She continued onto the path and as she rounded a corner, out of sight of the cottage, she stepped back behind a large tree and waited.
Shortly she spied Jessamin picking her way along the path with a disgruntled Farn in tow. Lisle was about to step out onto the path behind them when Mina appeared on the path.
“Lisle,” Mina said in a startled whisper. “You scared me!”
Lisle signaled for silence and the two of them followed Jessamin and Farn.
As they got closer to the Guardian’s clearing Lisle gestured to Mina to hurry up. She did not want Jessamin and Farn to reach the Guardian without her, though she had no idea what she was going to do if they did.
Hurrying along, they came around a curve in the path to see Gareth confronting Jessamin and Farn, bow in hand, blocking the trail.
“Turn around and go back where you came from. This place is not for you,” said Gareth.
“How dare you! Do you know who I am?” Asked Jessamin.
Jessamin glanced back at Farn hoping for support. He had his head bent forward and was attempting to smooth the long strands of hair that should have been covering his bald pate, back into place. Farn looked up then and studied the tall, strong young man, in front of him, looked at the bow in his hands, and shrugged his shoulders.
Finding no help there, Jessamin pulled herself up to her full height, almost as tall as Gareth, then brushed Gareth aside with an imperious gesture of her arm, and bulled her way through.
Gareth, a startled look on his face, hurried to catch up with her, Farn following along behind.
Lisle and Mina caught up to them and all five of them burst out of the woods into the Guardian’s clearing.
Lisle ran to the Guardian falling to her knees and putting her arms about the hatchling’s neck, as the Guardian lifted her head to look at who had arrived in her clearing, the ridges on either side of her head lifting, alert.
A tiny, green flier, flew up off the back of the hatchling and hovered in the air just above her, minute arms gesturing, making frantic shooing motions at the intruders. Gareth walked over to the Guardian and took up a wary stance to the side.
“You know these people?”
Lisle nodded, “M…my f…f…family.”
Gareth looked grim as he stared first at Jessamin, then at Farn, and finally over at Mina.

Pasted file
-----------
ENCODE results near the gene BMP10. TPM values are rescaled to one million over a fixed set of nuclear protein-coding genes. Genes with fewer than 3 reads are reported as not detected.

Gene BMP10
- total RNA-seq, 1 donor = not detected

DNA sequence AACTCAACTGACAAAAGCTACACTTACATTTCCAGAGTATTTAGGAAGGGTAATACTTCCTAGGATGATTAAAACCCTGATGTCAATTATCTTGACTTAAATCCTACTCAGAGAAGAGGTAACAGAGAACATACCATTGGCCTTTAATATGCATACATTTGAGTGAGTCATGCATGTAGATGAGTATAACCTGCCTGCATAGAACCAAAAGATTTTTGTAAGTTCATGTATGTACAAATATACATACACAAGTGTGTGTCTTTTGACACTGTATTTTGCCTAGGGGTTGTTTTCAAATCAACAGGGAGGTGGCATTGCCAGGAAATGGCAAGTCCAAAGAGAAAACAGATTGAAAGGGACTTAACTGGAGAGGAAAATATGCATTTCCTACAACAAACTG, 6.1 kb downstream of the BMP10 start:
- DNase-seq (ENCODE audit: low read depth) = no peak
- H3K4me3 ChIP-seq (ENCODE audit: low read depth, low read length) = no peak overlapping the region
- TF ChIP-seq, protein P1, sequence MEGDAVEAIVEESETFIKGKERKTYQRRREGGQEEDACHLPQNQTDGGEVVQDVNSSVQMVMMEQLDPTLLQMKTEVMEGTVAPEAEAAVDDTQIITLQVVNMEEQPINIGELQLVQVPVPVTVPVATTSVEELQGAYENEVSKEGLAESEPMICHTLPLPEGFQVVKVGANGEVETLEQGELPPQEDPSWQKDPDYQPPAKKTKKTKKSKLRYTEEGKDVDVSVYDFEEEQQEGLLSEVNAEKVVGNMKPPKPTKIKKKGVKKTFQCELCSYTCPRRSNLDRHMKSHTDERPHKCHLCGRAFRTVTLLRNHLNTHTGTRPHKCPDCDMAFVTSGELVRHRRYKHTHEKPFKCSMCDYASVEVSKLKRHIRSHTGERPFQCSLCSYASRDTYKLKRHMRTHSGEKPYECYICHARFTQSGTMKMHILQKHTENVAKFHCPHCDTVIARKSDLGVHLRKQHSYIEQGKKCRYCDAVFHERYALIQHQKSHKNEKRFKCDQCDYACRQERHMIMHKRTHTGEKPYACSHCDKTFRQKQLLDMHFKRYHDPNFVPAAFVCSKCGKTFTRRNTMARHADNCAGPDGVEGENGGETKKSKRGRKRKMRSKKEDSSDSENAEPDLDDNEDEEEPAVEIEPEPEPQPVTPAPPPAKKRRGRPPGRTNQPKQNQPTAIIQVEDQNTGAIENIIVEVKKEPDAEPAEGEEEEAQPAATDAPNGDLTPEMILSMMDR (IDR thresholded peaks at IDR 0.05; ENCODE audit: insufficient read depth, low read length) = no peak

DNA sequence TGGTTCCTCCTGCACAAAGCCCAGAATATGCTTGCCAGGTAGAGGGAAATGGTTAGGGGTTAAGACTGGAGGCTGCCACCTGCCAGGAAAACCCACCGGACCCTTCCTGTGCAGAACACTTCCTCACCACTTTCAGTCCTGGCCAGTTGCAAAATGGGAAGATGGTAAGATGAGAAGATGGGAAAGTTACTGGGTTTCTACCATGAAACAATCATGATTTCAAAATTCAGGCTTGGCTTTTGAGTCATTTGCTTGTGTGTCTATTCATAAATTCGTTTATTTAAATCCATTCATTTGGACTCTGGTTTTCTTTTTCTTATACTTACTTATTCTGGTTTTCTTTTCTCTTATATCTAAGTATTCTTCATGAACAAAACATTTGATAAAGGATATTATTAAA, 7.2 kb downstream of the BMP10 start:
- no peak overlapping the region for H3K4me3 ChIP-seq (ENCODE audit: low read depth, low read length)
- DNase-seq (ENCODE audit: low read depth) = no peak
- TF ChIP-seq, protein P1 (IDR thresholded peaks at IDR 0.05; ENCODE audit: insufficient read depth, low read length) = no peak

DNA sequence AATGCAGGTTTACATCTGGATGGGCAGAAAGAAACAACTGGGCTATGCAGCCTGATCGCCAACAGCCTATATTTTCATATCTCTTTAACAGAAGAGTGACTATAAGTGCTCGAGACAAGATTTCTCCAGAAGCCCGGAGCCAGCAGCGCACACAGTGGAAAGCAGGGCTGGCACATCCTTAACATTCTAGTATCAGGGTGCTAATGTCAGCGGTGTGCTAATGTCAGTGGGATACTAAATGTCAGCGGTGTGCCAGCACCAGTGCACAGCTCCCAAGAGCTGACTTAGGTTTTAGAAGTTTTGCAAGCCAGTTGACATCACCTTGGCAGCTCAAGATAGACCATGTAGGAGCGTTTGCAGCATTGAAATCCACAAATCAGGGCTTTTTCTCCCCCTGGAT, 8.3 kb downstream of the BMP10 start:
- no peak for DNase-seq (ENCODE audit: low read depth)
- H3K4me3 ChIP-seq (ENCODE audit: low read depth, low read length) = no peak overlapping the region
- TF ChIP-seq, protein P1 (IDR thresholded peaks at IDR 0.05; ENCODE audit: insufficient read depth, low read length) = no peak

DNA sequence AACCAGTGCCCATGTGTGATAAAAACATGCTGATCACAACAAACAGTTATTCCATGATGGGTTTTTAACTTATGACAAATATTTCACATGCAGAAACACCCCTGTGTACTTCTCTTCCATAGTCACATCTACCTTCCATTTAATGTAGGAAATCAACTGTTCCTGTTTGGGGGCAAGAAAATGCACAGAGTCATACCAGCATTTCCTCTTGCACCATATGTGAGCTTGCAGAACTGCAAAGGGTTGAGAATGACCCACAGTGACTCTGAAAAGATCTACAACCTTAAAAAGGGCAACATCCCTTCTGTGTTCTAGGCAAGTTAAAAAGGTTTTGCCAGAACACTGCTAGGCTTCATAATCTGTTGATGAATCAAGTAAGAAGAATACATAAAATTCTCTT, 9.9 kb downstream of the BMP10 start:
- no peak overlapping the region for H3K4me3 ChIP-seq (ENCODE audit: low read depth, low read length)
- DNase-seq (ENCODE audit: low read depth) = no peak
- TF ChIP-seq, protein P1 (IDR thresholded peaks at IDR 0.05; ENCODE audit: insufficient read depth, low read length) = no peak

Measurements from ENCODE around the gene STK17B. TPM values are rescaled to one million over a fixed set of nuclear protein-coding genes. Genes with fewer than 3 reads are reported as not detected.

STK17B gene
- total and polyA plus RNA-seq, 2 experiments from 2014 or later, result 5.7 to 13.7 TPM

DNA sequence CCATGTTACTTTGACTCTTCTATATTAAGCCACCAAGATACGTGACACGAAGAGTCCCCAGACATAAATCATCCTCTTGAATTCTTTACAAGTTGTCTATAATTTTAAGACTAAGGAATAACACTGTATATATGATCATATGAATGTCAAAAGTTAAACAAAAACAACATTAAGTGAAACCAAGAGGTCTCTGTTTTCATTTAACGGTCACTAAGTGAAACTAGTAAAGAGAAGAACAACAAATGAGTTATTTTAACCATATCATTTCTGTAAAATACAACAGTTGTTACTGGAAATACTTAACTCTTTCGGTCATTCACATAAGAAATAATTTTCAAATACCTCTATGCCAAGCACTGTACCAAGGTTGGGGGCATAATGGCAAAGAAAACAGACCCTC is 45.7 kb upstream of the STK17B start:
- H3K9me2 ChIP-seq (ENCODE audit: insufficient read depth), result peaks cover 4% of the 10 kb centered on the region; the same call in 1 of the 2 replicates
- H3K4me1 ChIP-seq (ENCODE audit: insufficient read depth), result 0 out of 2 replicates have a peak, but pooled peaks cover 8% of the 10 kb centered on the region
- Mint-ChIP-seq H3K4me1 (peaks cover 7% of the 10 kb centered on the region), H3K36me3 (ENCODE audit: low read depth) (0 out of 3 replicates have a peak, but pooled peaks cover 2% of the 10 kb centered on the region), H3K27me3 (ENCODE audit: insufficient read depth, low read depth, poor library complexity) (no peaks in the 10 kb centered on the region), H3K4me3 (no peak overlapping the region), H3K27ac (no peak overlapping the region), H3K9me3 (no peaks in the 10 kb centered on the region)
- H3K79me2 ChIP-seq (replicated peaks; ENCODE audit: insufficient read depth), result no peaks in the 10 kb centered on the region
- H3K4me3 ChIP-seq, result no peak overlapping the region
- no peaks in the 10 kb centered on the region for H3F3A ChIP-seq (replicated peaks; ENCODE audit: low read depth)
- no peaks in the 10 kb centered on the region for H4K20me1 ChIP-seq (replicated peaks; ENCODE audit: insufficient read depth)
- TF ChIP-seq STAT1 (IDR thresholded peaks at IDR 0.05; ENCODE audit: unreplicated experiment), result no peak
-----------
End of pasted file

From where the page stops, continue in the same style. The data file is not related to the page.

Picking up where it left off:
When his eyes landed on Mina his face changed, softened for a moment. Then as if remembering what he was here for, he looked back at Jessamin and Farn and took a firmer stance, hand now on his knife sheath.
“You don’t belong here,” he stated to Farn.
Farn just looked at him and shrugged his shoulders, rolling red-rimmed eyes over at Jessamin.
Gareth turned, opened his mouth to repeat his statement to Jessamin, and shut it, his eyebrows lifted in surprise.
Jessamin was staring, open-mouthed at the Guardian.
The Guardian was looking directly at Jessamin. Jessamin, her face slack with shock, looked fixedly back for what seemed an interminable length of time to those watching.
Jessamin’s cheeks went pale, her eyes wide. Then slowly, slowly, she crumpled to her knees, a towering tree brought down by the relentless chopping of the axe. Covering her face with her hands, she took in a deep, ragged breath and huge sobs racked her body.
Standing on either side of her, Farn and Mina watched Jessamin, dumbfounded. No one moved, except for the green flier who settled once again to the hatchling’s back, seemingly content with the proceedings.
The only sound to be heard was that of Jessamin’s keening sobs, as she rocked on her knees, grabbing at her chest like her heart was ripping open.
The Guardian focused on her steadily.
Finally, Jessamin wound down, exhausted. A lone, spring singer could be heard now, chirping in the branches at the side of the clearing. The sun shone down through the cool, morning mist, illuminating where Jessamin sat upon the ground, staring at the damp earth around her, unseeing.
Farn moved closer and touched her shoulder with a tentative hand. She looked up at him, an unaccustomed expression of vulnerability written on her reddened and tear-streaked face. Her lips curved in the suggestion of a smile and she reached her hand upward toward him in mute request for support. Farn took her hand and gently helped her to her feet.
Putting his arm around her and pulling her close to his side, she leaned her head down on his broad, wrinkled shoulder, and they turned and slowly left the clearing, following the path back to the cottage.